male early-years teachers retain an image of themselves as strong, heroic trailblazers, despite the nurturing nature of the job, new research reveals.
The study, Heavy-Metal Humpty Dumpty by Jo Warin, emphasises that working with early-years pupils is still seen as a maternal, feminine job. But men in the profession find ways to convert this into more macho stereotypes.
Ms Warin, educational lecturer at Lancaster university, observed the role of Ian, a nursery-class teacher in an unnamed northern English town. Ian describes the nursery he works in as: "All nice pink pastel colours and women walking around everywhere".
Rather than sharing the nurturing role of these women, Ian perceives himself as heroically braving mockery and discrimination.
He sees himself as confronting prejudice and suspicion, but also fighting to protect his family. And he perceives himself as the breadwinner, whose right to support his family is threatened.
Ms Warin said: "Ian's claim that he may have to fight for his innocence positions him as a type of moral crusader, a pioneer within the professional world of early-years care and education."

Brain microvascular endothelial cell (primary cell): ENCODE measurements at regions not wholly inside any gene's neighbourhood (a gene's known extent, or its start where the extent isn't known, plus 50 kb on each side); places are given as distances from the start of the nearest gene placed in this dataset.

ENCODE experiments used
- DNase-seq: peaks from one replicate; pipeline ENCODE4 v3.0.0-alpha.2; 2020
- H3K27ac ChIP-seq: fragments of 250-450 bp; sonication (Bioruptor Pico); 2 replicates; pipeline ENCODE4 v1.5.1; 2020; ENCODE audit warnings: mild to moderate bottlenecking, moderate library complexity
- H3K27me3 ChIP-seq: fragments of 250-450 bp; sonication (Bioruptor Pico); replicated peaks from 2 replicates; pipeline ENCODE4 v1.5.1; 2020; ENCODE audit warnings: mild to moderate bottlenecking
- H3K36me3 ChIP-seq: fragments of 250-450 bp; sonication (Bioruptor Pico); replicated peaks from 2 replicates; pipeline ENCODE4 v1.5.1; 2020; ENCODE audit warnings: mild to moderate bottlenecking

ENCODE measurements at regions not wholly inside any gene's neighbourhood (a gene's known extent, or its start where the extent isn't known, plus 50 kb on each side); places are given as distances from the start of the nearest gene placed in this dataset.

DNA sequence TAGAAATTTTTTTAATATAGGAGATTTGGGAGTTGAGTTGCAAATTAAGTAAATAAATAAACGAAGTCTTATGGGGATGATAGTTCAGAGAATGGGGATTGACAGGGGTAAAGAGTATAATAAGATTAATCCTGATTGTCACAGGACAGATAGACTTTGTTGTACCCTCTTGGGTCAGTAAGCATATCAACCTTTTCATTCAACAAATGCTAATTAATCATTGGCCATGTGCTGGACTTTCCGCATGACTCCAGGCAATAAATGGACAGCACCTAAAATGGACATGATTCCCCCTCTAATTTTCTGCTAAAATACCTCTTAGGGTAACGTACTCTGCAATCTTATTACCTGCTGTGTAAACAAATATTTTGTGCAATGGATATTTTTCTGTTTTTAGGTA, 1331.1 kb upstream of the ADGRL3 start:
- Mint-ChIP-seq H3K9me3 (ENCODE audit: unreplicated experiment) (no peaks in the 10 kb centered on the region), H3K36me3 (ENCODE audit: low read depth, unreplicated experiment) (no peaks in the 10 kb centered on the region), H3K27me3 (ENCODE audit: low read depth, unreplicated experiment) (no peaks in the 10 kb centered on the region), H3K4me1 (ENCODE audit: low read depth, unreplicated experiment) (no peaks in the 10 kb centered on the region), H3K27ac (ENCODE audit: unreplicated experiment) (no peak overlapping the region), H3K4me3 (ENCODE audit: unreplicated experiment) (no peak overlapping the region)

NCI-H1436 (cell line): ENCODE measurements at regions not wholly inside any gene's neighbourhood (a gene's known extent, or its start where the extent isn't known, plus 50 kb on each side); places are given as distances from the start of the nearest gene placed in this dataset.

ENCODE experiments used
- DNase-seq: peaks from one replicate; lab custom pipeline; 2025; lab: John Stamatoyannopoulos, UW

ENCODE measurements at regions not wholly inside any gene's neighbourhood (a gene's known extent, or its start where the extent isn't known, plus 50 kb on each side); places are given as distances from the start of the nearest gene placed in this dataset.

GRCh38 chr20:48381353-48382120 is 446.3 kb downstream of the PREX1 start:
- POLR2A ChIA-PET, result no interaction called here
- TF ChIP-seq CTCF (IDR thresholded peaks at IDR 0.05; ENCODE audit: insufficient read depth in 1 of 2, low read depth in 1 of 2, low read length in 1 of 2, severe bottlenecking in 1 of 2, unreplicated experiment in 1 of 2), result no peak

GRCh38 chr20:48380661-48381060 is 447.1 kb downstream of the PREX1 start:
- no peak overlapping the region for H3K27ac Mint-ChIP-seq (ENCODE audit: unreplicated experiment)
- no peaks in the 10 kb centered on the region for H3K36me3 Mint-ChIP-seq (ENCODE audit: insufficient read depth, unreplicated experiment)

Ian runs a group for pupils' fathers. These fathers also see him as a heroic pioneer, displaying courage in the face of public prejudice. They praise his ability to take ridicule like a man.
One said: "He's like an opening batsman in cricket. He's put himself up there for anything that's thrown at him."
The fathers also recognise a different form of bravery: the challenge of engaging in conversation with small children. Another said: "Sitting in the classroom with the kids was the hardest thing I've ever done in my life...
They're not an easy audience to please."
Men are also seen as possessing professional expertise, even in a field dominated by women.
Ian was soon considered to be an expert on paternal-involvement strategies, and asked to run similar sessions locally. The study said: "Ian found himself, like a lot of male staff within primary and early-years educational settings, fast-tracking to a position of expertise and greater responsibility, because of his rarity value as a male."
One in four men is likely to become a headteacher, compared with one in every 13 women. "Traditional dominant forms of masculinity will always come to the fore," said Ms Warin.
Heavy-Metal Humpty Dumpty: dissonant masculinities within the context of the nursery, by Jo Warin; email@example.com